A hospital trust has warned the rapid rise of COVID cases in the area has put its ability to deliver a safe service to patients at “catastrophic” risk.
Minutes from a board meeting of the Mid and South Essex Foundation Trust, first reported by the Health Service Journal, say the risk due to the impact of coronavirus “has increased due to the rapid rise in community prevalence”.
The trust, which runs three major hospitals across Essex and serves a population of more than a million people, warned in its “January update” on Thursday that it is struggling to cope with the number of staff absence due to sickness and self-isolation.
Two of its hospitals have even had to suspend life-saving cancer operations in the past month, according to the HSJ.
It also warned COVID-19 patients occupy more than 50% of beds – and that the proportion is rising daily.
In the minutes, the board says the risk posed by COVID-19 has risen to its highest possible level – 25 – which has impacted non-emergency treatments including the “cancelation of cancer elective activity”.
A score of 25 means the likelihood of a “catastrophic” impact is almost certain (see the chart below).
A catastrophic impact can lead to permanent disability or death; serious irreversible health effects; or an inability to return to work.
The minutes reveal that at Southend Hospital, a “huge surge in COVID positive admissions” resulted in cancer surgery ceasing on 24 December, although the system now has access to independent sector hospitals to deliver some cancer surgery.
At Mid Essex Hospital, a sudden influx of cases just before Christmas resulted in the cancelling of some cancer surgeries. The minutes also reveal that “elective work” was “dramatically impacted” with a “short period of life and limb only carried out on site”.
At the end of December hospitals in Essex declared a major incident due to COVID-19 and local authorities, concerned about the number of COVID-19 cases, asked for military help to increase hospital capacity.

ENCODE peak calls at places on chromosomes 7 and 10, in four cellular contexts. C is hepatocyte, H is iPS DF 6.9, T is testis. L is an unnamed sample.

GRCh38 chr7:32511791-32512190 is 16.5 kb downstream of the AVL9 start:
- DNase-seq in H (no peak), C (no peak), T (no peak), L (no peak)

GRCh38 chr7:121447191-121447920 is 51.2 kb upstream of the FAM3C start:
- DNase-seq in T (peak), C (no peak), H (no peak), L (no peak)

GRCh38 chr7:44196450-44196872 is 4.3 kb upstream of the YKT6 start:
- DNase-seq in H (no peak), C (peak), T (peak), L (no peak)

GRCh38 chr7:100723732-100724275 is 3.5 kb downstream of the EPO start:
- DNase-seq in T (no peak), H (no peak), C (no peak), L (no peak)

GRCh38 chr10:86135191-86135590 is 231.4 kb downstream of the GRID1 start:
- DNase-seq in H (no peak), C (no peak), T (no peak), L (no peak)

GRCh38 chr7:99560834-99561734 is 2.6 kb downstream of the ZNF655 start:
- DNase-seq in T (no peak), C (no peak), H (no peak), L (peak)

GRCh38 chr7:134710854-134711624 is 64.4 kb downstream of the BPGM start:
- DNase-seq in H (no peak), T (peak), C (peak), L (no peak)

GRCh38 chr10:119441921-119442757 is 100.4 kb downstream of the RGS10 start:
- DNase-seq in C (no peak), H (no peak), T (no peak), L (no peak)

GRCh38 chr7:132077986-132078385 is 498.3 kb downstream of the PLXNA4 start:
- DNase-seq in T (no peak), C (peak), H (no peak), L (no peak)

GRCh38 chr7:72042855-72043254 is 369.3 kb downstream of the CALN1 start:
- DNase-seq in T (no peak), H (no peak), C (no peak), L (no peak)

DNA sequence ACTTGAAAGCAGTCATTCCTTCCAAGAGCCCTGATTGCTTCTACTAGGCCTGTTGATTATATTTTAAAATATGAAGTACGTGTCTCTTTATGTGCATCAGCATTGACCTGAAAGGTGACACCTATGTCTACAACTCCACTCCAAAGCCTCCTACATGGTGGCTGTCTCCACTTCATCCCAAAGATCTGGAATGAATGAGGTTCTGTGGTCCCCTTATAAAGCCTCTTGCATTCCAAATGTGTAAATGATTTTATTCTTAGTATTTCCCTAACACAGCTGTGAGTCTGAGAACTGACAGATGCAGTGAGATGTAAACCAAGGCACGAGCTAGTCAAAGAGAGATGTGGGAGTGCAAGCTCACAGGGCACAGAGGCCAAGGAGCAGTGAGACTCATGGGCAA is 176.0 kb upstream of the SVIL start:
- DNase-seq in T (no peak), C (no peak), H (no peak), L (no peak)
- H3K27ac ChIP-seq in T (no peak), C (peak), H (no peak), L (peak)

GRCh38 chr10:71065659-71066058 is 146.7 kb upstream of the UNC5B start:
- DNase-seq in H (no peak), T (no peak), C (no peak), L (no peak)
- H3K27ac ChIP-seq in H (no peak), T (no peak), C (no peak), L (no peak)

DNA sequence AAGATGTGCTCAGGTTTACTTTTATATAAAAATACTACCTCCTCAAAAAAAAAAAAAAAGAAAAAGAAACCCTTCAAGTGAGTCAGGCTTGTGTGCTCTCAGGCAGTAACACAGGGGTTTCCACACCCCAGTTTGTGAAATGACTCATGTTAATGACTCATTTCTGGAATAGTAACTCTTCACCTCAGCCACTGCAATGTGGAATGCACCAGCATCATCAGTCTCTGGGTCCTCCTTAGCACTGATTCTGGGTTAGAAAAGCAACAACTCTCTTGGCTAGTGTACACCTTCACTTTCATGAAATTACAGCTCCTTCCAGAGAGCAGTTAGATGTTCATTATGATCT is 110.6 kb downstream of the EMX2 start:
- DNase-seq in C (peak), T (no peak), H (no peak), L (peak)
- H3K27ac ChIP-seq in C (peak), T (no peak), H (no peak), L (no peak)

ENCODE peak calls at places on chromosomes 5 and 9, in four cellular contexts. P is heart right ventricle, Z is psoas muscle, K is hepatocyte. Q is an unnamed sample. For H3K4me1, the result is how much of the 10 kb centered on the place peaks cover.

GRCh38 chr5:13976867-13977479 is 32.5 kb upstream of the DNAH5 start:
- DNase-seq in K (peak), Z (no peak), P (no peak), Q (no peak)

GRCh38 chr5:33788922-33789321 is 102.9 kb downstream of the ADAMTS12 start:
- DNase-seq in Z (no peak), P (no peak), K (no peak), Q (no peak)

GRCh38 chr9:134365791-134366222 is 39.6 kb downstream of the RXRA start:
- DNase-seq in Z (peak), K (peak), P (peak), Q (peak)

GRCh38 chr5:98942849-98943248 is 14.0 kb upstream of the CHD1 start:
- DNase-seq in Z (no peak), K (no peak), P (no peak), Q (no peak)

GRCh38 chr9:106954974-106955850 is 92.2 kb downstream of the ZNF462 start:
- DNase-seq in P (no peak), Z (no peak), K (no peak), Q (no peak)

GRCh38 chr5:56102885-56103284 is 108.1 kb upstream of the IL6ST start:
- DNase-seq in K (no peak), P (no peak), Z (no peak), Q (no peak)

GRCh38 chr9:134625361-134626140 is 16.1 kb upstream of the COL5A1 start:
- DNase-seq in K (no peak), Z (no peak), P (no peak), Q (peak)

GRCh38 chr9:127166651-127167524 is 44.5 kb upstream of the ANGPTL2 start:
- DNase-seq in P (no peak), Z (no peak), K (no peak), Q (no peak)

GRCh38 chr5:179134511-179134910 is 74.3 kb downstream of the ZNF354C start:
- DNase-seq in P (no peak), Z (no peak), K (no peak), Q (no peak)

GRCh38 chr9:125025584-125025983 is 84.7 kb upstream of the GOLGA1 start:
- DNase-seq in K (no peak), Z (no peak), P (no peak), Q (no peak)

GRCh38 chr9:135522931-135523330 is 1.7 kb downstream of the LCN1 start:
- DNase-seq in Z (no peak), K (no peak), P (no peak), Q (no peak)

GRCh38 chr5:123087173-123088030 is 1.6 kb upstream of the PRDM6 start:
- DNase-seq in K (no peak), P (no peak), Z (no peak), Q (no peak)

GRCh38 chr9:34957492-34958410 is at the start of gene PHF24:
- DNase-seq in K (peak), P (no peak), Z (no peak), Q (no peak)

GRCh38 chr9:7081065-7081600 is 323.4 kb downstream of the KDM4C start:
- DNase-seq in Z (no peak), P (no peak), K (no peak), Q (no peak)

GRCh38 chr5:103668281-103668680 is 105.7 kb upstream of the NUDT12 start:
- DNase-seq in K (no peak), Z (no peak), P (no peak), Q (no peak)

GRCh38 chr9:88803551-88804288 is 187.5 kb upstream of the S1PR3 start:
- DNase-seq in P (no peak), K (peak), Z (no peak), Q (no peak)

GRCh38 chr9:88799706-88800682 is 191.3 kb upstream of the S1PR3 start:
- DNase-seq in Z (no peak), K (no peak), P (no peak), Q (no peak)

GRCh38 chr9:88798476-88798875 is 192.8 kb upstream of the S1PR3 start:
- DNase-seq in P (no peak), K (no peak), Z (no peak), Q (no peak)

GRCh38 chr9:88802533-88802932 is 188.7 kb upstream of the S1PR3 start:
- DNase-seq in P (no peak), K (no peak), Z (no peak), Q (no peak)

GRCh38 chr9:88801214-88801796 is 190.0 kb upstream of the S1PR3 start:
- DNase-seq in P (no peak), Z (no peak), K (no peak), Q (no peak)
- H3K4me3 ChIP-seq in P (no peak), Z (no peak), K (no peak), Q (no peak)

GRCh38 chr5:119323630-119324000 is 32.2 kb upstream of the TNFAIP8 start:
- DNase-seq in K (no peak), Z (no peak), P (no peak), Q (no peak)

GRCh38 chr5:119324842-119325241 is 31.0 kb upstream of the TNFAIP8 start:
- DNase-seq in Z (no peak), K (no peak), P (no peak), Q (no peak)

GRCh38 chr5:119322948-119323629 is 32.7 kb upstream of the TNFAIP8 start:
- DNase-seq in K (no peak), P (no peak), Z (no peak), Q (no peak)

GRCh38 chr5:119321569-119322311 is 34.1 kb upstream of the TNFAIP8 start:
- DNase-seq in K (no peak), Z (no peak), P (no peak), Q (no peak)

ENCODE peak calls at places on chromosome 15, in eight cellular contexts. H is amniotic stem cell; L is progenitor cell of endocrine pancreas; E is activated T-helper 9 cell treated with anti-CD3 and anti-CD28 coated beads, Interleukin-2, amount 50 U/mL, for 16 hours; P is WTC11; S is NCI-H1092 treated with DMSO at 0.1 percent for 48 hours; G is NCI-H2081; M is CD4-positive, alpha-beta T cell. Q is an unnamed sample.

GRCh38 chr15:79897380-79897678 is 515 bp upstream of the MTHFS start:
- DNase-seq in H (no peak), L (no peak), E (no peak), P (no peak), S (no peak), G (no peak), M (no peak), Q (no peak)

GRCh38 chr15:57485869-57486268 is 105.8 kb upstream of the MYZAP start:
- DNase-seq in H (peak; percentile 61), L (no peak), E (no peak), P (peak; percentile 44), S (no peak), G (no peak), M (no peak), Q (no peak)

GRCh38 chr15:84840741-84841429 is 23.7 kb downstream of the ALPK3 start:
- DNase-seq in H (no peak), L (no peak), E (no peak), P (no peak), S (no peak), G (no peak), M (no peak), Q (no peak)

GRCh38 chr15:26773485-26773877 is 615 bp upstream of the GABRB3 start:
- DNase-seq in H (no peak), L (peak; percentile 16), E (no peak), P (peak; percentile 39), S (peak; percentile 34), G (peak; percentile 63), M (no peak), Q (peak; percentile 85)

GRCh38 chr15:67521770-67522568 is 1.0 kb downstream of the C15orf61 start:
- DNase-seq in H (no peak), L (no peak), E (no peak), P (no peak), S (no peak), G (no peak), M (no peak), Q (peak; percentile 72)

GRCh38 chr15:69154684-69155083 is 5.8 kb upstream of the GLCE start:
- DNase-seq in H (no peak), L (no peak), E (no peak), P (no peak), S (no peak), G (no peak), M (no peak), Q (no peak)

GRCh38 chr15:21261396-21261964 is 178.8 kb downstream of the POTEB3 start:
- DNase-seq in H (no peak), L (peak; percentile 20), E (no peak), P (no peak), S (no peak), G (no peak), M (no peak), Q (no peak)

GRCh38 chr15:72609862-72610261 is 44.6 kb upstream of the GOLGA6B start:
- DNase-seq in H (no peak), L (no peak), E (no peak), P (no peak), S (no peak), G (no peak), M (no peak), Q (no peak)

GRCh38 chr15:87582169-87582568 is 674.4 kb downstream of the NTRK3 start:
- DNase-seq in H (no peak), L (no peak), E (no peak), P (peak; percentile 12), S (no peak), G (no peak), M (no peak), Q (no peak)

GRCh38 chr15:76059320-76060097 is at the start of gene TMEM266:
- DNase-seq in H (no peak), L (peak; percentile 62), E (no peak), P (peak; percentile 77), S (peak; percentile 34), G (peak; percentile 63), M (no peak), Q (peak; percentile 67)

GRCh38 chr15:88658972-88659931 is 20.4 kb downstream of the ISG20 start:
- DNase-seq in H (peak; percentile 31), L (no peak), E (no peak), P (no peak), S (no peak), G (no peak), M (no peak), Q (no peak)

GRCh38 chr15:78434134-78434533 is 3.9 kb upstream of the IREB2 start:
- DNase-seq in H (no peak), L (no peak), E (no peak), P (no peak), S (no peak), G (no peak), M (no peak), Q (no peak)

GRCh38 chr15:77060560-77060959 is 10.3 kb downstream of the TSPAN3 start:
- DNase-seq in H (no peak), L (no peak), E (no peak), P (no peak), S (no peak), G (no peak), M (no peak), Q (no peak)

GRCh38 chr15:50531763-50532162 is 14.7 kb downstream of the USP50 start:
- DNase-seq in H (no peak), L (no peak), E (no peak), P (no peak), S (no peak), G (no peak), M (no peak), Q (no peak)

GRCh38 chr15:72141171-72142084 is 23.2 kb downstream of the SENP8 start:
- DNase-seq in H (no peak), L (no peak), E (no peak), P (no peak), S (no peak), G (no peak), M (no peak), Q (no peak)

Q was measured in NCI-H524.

The minutes recognise a “failure to deliver a high quality, safe service for our patients due to the outbreak of COVID-19 and failure to protect our staff from infectious disease transmission”.
“The number of COVID-19 admissions has increased markedly over the last month despite the mitigating actions being taken by the Trust and system partners and the support from Region.
“COVID-19 patients occupy more than 50% of our bed-base and the proportion is rising daily.
“Our ICU capacity has been increased but this expansion will ultimately be limited by the maximum oxygen supply and the availability of staff.
“We are struggling to maintain staffing levels despite use of bank, agency and redeployment.
“The number of staff absent due to sickness or self-isolation has increased. Non-emergency activity has been postponed and backlogs of patients waiting for care will inevitably develop.”
NHS Staff on the frontline urge people to stay home
In December the Mid Essex hospital agreed “legal undertakings” with NHS England for breaches against its provider licence in five areas. Two of these include “delayed diagnosis and treatment of cancer patients” and “growth in elective backlog”.
Each individual hospital site, which operated as separate trusts until they merged into one single trust in April 2020, have had a history of poor performance in both these areas.
Clare Panniker, Chief Executive of Mid and South Essex NHS Foundation Trust, told Yahoo News UK: “Coronavirus has clearly put significant pressure on NHS services, but any patients whose cancer treatment is urgent have received that care, and many patients – including 125 people this week – are getting their treatment through the independent sector instead, while those who have had their treatment postponed will get it the coming weeks and are being supported by clinicians.”.
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